I’m in all of it and, as the Hawaiian practice of O’hoponopono would tell me, I am the cause of all.

If I am upset by the destruction of the Amazon forests, the sex trade in Russia, child labour in Kenya, domestic violence in England or the degradation of men in American comedies, you might say it’s nothing to do with me. I’m not there. I’m in Australia, not in the Amazon, Russia, India, England or America.

But I am there. Whatever I see, I am the common denominator of. I am the cause of whatever I see and O’hoponopono would ask me to bring the four statements to my lips:

  1. I am sorry
  2. Please forgive me
  3. Thank you
  4. I love you

I say this to the pension people, the compliance experts, the forest destroyers, the sex traders and every other “culprit” I see in this beautifully dysfunctional world.

I apologise for causing the forest fires, I ask for forgiveness from the sex traders, I thank the pension experts, I love the abusers … I do all of that over and over and over till my tongue dries to a frazzle and my brain lies in the dust, exhausted. And I do it again and again till, eventually, there’s a magic tipping point. Something happens and it can’t be put into words.

This something is not the solving of my pension problem, the finding of my cat or the end of forest fires or the sex trade. The world doesn’t stop being the beautifully insane organism that it is. The insanity continues out there but, in here, it stops.

A Course in Miracles says we don’t have to accept its teachings. In fact, we can actively reject them. It just asks that we do the work and the work will work. Similarly, with O’hoponopono, we just keep doing the illogical thing – apologising to abusers, asking forgiveness from forest destroyers, thanking incompetents and loving the cat man … the whole illogical process. I just keep doing it, knowing it seems the most stupid thing to do but I keep doing it …. and I keep doing it and doing it. Then something happens.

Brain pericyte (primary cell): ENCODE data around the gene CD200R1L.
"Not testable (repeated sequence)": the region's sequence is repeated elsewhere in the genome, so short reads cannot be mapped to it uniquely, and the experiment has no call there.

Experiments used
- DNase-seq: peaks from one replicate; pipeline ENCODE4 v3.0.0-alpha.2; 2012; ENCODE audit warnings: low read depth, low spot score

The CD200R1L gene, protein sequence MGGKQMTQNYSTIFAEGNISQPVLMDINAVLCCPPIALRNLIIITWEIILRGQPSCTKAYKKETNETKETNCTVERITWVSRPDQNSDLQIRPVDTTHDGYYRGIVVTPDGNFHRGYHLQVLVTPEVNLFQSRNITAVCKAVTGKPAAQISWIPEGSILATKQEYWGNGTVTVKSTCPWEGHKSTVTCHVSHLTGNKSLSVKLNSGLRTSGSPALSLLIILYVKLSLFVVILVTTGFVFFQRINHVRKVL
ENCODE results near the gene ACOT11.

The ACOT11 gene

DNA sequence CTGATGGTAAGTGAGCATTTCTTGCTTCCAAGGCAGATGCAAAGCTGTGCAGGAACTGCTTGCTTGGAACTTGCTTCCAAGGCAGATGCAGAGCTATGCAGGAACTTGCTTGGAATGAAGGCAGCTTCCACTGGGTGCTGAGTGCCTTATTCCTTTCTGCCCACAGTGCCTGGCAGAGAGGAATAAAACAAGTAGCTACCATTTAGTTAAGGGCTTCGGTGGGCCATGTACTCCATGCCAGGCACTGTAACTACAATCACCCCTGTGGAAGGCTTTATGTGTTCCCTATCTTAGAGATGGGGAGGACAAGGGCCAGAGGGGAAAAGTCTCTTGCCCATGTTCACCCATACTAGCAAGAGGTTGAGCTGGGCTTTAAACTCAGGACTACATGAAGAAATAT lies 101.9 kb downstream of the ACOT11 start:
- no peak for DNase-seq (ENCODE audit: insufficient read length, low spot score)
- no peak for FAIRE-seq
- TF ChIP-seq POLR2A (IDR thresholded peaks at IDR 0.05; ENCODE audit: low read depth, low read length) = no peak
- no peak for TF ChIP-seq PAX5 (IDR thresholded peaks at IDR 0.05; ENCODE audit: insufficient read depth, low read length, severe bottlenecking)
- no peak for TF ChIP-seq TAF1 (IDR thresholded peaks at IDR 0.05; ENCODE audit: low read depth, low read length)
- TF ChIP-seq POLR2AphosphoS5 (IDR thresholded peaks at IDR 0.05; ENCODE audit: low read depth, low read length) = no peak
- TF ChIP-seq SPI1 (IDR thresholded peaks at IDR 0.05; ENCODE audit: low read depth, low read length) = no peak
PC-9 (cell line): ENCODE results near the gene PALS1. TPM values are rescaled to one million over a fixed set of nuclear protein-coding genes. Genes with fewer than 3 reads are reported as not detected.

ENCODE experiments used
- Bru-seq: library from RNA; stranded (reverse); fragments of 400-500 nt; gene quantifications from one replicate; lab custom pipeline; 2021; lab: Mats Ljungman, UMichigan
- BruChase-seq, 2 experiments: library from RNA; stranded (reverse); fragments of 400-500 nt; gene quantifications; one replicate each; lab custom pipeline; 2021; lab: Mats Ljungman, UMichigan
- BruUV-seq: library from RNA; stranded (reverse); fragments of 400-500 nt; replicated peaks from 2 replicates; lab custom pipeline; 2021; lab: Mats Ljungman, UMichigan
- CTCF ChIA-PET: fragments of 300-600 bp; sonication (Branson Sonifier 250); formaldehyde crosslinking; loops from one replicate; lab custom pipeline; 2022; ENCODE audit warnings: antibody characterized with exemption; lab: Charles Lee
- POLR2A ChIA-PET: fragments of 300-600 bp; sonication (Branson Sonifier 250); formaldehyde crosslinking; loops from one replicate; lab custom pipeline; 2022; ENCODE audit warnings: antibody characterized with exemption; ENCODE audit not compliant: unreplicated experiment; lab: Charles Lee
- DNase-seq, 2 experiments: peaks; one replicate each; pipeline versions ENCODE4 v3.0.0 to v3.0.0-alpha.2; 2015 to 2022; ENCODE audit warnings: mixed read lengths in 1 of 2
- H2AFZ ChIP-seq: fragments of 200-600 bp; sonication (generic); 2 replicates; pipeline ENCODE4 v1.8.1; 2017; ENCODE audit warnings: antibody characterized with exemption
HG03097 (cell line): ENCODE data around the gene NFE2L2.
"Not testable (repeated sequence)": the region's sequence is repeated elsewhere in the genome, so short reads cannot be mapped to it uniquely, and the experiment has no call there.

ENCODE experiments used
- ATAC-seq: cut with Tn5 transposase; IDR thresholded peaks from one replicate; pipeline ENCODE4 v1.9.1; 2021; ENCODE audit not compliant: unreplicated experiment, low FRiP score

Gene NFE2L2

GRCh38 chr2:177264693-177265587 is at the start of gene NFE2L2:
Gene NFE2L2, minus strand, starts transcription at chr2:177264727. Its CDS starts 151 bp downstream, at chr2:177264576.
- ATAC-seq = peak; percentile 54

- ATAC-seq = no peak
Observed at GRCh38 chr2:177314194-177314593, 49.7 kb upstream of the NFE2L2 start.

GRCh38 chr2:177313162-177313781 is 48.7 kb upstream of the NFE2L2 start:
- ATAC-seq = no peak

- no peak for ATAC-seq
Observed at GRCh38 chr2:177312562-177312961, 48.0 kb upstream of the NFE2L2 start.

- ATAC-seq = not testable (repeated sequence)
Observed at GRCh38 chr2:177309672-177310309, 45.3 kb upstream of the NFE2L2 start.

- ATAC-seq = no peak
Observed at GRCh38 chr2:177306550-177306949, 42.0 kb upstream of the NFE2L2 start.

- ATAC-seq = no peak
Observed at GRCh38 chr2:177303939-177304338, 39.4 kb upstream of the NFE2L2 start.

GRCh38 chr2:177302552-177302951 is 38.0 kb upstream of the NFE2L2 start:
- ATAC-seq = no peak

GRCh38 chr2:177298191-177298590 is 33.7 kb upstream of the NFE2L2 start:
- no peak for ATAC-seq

No fireworks in the sky, no blinding flash of inspiration, no apologies from others, no magic miracle. This something is more like a softening in my soul. The hard crust of bitterness melts imperceptibly and the juices start to flow again. The blockages to peace, whatever they were (and I don’t need to know them) quietly release their embittered claws and the trickle of joy leaks between their loosening talons, dissolving them. The melting icebergs of resistance slowly sink into the Sea of Peace and that is all I’m left with … a Sea of Peace, a silly smile and a gratitude for all the is.

And another day dawns …

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Finding Justice in Just Is

A coffee, a pad, a pen … aah, what more could anyone else need?

Life has become as naked and naïve as the day I was born – so simple and clear. There is no meaning to it, I discover. No meaning at all and it’s about undoing, I find.

Rather than searching for the meaning – or any meaning – I submit, your honour, that there is none. And I admit, to my eternal surprise, that I was aghast that I hadn’t thought of it myself when it was first suggested.

See, I’ve gathered degrees, certificates, diplomas fellowships and countless other bits of paper. I’ve gathered skills by the truck-load – horse riding, sheep killing, dog training, stock whip cracking, guitar and saxophone playing, singing, truck and bus driving, motorbike racing, counselling, teaching, corporate training, accounting, business coaching, life coaching, yoga, gymnastics, rugby, soccer, hockey, tennis, wind surfing, yachting, meditating, writing songs, poems, novels and non-fiction … yah dee yah and on it goes. Just like you and everyone else, I started naked and naïve and, from there, have added, added and added to that initial simplicity. I became an accomplished human being (or human doing?), a professional with a great family with cars, boats, houses, overseas holidays and activities that befit a “coping” human.

But I wasn’t coping. I was angry. Before I married, I promised my wife I’d never smoke again. But I broke that promise. I broke my wedding vows and was unfaithful.